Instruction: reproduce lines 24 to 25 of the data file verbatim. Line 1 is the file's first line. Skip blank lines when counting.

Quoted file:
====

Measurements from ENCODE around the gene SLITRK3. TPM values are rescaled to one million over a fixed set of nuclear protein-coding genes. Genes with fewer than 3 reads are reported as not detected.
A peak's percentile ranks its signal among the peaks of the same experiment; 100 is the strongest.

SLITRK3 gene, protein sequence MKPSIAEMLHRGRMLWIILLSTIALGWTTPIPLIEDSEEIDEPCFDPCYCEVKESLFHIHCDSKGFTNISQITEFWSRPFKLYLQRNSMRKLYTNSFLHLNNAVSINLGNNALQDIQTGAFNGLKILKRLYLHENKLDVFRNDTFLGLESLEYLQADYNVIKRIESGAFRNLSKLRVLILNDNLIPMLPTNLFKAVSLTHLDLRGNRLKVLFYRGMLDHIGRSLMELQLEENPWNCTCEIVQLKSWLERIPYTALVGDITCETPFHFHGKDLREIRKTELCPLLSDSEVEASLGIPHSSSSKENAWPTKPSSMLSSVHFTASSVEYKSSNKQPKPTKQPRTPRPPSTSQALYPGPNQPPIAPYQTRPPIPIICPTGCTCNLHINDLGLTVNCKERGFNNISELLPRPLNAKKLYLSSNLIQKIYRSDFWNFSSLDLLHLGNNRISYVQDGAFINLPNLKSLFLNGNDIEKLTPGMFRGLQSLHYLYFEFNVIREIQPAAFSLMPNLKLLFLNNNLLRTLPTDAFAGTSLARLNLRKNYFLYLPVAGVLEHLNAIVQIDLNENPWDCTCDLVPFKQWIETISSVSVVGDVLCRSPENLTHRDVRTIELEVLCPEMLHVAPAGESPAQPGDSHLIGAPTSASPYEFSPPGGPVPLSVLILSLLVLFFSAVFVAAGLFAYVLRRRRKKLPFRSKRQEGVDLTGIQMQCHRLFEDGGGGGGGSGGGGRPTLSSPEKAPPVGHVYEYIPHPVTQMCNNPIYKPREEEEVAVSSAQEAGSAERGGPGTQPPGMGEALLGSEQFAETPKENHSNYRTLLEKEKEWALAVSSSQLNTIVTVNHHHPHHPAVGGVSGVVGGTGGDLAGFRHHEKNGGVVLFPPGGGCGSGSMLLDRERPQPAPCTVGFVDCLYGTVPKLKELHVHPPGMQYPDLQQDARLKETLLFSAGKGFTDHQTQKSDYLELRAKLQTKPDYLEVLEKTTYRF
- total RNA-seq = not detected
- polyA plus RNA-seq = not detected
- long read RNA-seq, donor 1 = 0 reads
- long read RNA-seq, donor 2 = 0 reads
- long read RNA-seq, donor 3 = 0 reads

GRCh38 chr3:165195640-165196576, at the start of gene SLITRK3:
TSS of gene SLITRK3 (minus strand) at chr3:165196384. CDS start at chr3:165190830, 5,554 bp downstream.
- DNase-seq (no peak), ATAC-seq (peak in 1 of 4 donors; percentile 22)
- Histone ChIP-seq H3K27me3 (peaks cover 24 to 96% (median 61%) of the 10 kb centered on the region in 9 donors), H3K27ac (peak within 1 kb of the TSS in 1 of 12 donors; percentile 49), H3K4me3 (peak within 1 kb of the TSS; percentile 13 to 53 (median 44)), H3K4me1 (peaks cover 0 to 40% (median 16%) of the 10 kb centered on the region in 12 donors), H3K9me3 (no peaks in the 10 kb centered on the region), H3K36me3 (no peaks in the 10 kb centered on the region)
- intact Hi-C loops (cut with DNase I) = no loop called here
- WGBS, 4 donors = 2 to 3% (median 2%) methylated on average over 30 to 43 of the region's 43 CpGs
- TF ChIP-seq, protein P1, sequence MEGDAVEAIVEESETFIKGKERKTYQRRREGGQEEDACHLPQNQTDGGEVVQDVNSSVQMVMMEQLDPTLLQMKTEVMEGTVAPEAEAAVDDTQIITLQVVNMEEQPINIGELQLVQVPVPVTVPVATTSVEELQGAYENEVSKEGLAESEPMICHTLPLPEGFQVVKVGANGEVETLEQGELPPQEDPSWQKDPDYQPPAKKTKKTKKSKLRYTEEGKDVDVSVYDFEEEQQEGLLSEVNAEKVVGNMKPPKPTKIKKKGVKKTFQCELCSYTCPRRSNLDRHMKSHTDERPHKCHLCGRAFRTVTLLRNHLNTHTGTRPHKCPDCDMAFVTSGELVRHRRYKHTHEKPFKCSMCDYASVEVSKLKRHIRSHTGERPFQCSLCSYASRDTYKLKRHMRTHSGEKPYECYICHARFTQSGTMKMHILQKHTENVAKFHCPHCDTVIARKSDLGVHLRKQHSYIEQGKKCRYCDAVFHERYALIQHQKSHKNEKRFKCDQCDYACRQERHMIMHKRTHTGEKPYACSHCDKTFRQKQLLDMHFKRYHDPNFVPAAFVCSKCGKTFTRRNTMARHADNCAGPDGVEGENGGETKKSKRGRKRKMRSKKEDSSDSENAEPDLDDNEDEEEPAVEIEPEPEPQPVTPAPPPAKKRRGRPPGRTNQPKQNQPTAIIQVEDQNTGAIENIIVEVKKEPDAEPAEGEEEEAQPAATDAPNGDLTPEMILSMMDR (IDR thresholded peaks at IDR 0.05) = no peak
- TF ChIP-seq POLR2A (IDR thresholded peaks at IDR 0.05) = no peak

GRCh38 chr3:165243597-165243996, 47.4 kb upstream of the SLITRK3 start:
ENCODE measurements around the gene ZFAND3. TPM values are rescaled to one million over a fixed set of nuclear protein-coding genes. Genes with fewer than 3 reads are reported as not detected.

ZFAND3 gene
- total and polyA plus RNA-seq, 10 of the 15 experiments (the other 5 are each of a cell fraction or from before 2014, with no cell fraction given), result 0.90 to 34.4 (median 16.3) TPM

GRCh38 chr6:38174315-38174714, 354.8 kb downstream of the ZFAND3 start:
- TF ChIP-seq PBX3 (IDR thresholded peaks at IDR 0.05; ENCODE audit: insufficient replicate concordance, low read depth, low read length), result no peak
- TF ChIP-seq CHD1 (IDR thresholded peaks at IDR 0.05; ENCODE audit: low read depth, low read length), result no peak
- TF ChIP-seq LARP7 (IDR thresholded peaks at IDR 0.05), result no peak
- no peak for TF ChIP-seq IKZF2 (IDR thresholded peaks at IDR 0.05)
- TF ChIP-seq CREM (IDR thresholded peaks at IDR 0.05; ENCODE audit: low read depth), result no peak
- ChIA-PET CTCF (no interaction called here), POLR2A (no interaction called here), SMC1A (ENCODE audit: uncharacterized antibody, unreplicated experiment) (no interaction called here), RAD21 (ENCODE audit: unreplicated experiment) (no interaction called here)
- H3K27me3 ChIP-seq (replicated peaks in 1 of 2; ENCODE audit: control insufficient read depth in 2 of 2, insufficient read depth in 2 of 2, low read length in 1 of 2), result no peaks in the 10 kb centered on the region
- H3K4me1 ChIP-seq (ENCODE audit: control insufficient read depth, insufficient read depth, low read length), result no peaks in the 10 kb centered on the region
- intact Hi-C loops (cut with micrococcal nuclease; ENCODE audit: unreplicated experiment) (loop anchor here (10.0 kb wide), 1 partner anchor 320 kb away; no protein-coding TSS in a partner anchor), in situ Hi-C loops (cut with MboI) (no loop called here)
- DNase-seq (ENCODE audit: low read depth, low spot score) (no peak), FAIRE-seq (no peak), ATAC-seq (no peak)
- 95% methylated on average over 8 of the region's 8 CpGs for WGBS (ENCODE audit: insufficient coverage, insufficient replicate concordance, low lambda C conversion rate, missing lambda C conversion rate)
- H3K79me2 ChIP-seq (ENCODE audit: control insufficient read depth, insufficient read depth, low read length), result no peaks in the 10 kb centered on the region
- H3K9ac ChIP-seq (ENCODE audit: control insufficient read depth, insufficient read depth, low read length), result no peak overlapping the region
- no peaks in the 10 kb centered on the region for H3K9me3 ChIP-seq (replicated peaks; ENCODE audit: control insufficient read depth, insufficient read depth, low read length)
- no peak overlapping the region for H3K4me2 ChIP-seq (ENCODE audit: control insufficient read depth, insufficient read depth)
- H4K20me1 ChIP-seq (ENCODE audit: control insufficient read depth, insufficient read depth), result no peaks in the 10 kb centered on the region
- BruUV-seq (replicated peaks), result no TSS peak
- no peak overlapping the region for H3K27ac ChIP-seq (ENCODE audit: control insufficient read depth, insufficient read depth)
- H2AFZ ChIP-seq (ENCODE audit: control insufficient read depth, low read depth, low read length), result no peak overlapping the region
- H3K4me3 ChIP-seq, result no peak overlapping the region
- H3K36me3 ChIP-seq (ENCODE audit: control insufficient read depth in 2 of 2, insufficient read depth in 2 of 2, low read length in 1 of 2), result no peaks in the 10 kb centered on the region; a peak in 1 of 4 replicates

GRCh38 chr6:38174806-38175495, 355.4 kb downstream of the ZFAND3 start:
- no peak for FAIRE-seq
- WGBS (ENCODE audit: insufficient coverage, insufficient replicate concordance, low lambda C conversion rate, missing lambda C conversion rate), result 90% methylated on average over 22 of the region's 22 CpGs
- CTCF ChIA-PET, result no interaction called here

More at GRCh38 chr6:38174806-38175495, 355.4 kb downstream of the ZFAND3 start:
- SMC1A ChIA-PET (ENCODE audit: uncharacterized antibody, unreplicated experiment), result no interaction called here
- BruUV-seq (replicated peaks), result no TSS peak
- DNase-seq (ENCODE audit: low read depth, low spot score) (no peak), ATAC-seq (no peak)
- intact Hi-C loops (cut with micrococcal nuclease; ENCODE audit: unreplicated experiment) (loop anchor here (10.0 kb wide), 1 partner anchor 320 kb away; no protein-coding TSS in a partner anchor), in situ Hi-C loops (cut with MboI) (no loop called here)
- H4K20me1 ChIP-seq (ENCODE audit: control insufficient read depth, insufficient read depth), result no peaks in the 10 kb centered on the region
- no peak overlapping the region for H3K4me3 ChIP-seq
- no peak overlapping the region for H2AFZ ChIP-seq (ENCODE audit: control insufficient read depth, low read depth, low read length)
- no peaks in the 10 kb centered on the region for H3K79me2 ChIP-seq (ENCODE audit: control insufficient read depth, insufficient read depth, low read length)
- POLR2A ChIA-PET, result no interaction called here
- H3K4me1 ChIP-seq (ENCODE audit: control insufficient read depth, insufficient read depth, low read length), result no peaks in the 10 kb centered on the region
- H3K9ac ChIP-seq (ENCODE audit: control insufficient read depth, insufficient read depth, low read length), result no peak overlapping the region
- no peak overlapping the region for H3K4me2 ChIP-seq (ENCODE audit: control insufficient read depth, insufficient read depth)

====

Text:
- TF ChIP-seq LARP7 (IDR thresholded peaks at IDR 0.05), result no peak
- no peak for TF ChIP-seq IKZF2 (IDR thresholded peaks at IDR 0.05)